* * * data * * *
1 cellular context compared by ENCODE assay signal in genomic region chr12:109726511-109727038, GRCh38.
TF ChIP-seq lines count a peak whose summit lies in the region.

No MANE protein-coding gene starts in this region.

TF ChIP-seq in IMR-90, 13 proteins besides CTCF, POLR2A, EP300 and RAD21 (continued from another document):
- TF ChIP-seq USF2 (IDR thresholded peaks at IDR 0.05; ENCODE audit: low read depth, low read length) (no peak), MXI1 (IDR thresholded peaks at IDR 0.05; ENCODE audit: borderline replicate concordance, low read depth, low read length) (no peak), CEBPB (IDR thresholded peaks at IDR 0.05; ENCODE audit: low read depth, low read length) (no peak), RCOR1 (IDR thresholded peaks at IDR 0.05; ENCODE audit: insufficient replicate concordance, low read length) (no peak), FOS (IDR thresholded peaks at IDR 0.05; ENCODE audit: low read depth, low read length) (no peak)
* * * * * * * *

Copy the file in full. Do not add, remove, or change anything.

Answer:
1 cellular context compared by ENCODE assay signal in genomic region chr12:109726511-109727038, GRCh38.
TF ChIP-seq lines count a peak whose summit lies in the region.

No MANE protein-coding gene starts in this region.

TF ChIP-seq in IMR-90, 13 proteins besides CTCF, POLR2A, EP300 and RAD21 (continued from another document):
- TF ChIP-seq USF2 (IDR thresholded peaks at IDR 0.05; ENCODE audit: low read depth, low read length) (no peak), MXI1 (IDR thresholded peaks at IDR 0.05; ENCODE audit: borderline replicate concordance, low read depth, low read length) (no peak), CEBPB (IDR thresholded peaks at IDR 0.05; ENCODE audit: low read depth, low read length) (no peak), RCOR1 (IDR thresholded peaks at IDR 0.05; ENCODE audit: insufficient replicate concordance, low read length) (no peak), FOS (IDR thresholded peaks at IDR 0.05; ENCODE audit: low read depth, low read length) (no peak)